Blended whisky gets a seriously bad rap – call time on single malt snobbery, and stock your home bar with these modern blended whiskies (and blended malts) that equal far more than the sum of their parts…
In the age of the single malt, you’ll be hard pushed to find anyone who would freely admit that their favourite sipper is of the blended variety. For all intents and purposes, it’s the equivalent of wearing a Status Quo t-shirt to a Sex Pistols gig.
While blended whisky continues to be a top-selling category (much like the ‘Quo, they’re the ultimate pub mainstay), as ‘Rockin’ All Over The World’ demonstrates so well, ‘popular’ doesn’t necessarily mean ‘good’.
However. There are distillers out there who look beyond the dross repetitiveness of it all. They want to show how blended whisky is more than the bottle your dad kept (but never drank) at the back of a cupboard. They want to prove that the category isn’t stuck in the past, and is realising its modern-day potential. It’s time to move beyond the single malt. As open-minded whisky lovers, we’re listening….
Compass Box Phenomenology
It would almost be remiss to begin anywhere but Compass Box, with its focus on education, experimentation and transparency. The progressive bottler and blender launched Phenomenology last year; “a blend of single malts that combines seemingly dissonant flavour profiles, but together creates something compelling”. The whisky is presented without tasting notes, so you have to sniff and sip it out for yourself.
Huxley Rare Genus
The creation of Whiskey Union (Diageo’s experimental dram gang), Huxley Rare Genus combines whisk(e)y from Scotland, Canada and America to create something really quite unique. It’s a mouth-watering ball of smoke, caramel and butter, named in honour of celebrated 19th century anatomist T. H. Huxley.
Though William Grant & Sons launched Monkey Shoulder more than a decade ago in a bid to “demystify malt whisky”, the brand is more relevant today than ever. Made with single malts from three famous Speyside distilleries (the world’s first ‘triple malt’, apparently), Monkey Shoulder has become a firm favourite among bartenders and dram-fans alike. It’s certainly done more than most to invigorate the whisky cocktail scene – after all, which other brand has taken a 2,400-gallon mobile cocktail shaker on tour?
Blended Whisky #3 23 Year Old (That Boutique-y Whisky Company)
The folks at That Boutique-y Whisky Company sure have plenty of fun bottling tasty whisky and teasing us all with the suggestive labels. While little is known about the specifics of Blended Whisky #3, three things are certain truths: one, it’s 23 years old, two, its deliciousness knows no limits and three, it has an infinitely long finish. In fact, we sampled a drop four years ago and can still taste it now. Just 463 bottles of Batch #1 were made.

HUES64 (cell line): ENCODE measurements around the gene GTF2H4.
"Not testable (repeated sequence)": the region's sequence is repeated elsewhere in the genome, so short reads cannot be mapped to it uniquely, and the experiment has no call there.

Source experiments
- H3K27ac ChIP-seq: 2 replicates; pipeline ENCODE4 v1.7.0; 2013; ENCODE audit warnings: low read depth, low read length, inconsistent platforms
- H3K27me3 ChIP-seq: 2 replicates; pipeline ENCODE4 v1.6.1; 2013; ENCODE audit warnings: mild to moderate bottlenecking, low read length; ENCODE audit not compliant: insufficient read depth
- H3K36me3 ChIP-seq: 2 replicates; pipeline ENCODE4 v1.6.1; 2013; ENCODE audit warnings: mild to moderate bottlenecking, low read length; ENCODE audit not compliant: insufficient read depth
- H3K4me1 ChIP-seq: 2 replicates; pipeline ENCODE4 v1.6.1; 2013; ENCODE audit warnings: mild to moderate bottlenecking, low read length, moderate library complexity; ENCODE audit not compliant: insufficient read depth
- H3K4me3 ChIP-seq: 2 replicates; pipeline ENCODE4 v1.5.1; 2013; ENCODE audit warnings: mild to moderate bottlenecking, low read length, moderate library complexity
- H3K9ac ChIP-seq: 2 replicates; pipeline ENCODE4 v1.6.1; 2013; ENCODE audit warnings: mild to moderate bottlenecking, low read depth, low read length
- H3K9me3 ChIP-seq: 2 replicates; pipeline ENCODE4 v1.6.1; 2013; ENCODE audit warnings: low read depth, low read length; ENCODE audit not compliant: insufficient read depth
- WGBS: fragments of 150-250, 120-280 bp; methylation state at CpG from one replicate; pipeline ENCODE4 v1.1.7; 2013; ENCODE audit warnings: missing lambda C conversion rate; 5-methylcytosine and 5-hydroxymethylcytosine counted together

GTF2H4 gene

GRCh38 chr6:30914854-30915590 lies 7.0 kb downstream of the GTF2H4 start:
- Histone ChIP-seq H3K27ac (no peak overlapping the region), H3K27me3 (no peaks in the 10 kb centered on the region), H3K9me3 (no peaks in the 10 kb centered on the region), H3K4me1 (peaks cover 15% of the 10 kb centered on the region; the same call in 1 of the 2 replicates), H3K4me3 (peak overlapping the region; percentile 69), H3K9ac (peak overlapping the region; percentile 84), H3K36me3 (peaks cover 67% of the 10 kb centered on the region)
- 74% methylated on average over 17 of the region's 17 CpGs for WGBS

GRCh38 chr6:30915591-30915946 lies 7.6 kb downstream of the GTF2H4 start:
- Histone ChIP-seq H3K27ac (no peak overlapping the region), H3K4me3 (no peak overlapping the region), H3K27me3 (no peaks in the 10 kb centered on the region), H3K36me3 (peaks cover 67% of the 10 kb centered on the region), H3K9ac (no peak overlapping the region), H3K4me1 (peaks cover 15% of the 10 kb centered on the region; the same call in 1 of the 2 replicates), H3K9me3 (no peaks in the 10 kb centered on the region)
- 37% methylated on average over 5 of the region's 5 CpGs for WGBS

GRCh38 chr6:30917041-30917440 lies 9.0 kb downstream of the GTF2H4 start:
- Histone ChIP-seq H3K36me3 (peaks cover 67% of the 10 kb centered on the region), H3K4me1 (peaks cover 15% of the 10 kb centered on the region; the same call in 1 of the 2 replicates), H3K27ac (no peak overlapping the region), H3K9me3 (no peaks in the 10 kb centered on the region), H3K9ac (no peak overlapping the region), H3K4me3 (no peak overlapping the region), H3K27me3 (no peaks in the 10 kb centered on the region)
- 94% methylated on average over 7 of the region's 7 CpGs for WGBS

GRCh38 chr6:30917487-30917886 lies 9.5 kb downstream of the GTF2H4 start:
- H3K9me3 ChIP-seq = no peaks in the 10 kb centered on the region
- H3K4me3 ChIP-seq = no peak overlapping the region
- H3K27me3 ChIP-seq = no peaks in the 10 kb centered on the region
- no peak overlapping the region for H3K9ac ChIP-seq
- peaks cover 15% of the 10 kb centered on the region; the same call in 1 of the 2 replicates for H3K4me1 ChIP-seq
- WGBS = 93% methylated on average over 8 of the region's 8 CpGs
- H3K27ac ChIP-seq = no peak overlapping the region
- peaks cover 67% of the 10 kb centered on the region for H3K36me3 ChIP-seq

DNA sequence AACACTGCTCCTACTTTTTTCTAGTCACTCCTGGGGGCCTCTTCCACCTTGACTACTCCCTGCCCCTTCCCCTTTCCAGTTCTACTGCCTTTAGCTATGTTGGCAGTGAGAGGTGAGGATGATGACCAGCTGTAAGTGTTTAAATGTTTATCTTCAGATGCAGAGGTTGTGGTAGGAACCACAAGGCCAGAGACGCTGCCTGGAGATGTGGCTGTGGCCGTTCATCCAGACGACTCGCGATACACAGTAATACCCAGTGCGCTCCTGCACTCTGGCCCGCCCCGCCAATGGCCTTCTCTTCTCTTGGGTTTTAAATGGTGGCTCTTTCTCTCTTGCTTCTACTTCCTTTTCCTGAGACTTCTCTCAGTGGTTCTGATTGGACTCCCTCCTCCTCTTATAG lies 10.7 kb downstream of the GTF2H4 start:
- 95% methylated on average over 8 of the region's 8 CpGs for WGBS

The Kurayoshi Pure Malt
If you love Scotch whisky, and you love Japanese whisky, you’ll love this little creation from little-known Japanese producer Matsui Shuzou (shh!). This blended malt takes whiskies sourced from distilleries around Scotland, blends them with Japanese whisky, ages the combination, and tempers them with the help of a little volcanic stone-filtered water.
Collectivum XXVIII (Special Release 2017)
If you’ve ever sat at home and thought, ‘I wonder what combining malt from every single operational Diageo distillery would taste like?’, here’s your answer. The drinks giant thoughtfully combined liquid from all 28 sites and released the result in one glorious bottling as part of its 2017 Special Releases – incidentally, the first time the series has included a blended malt.
The E&K 5 Year Old
What do Scotland and India have in common? Aside from an unrivalled obsession with all things whisky, the two countries (more specifically, the Ardmore, Glenrothes and Amrut distilleries) joined forces for The E&K 5 Year Old. The bottling, which contains whiskies aged for a minimum of five years, forms part of the Fusion Whisky range by Scottish independent bottler Adelphi.
Douglas Laing has combined single malts from Caol Ila, Bowmore, Ardbeg and Port Ellen to create a warm, oily, earthy, slightly saline, slightly dram that both fledgling and initiated peat fans will cherish. Don’t expect a medicinal punch in the face – it’s Big Peat by name but not entirely by nature.
High West Campfire Whiskey
Another gorgeous transatlantic blend (it’s the future, people!), except this time High West has dazzled us by combining peated Scotch, Lawrenceburg bourbon and rye. During a trip to Islay, distillery founder David Perkins enjoyed his breakfast of peated sugar syrup and honeydew melon so much, he set about recreating it in whisky form when he got home – with some spicy rye thrown in for an extra kick.
There you have it. Next time you encounter blended or blended malt whisky snobbery, here are nine shining examples to hit them with (not literally… that would just be mean).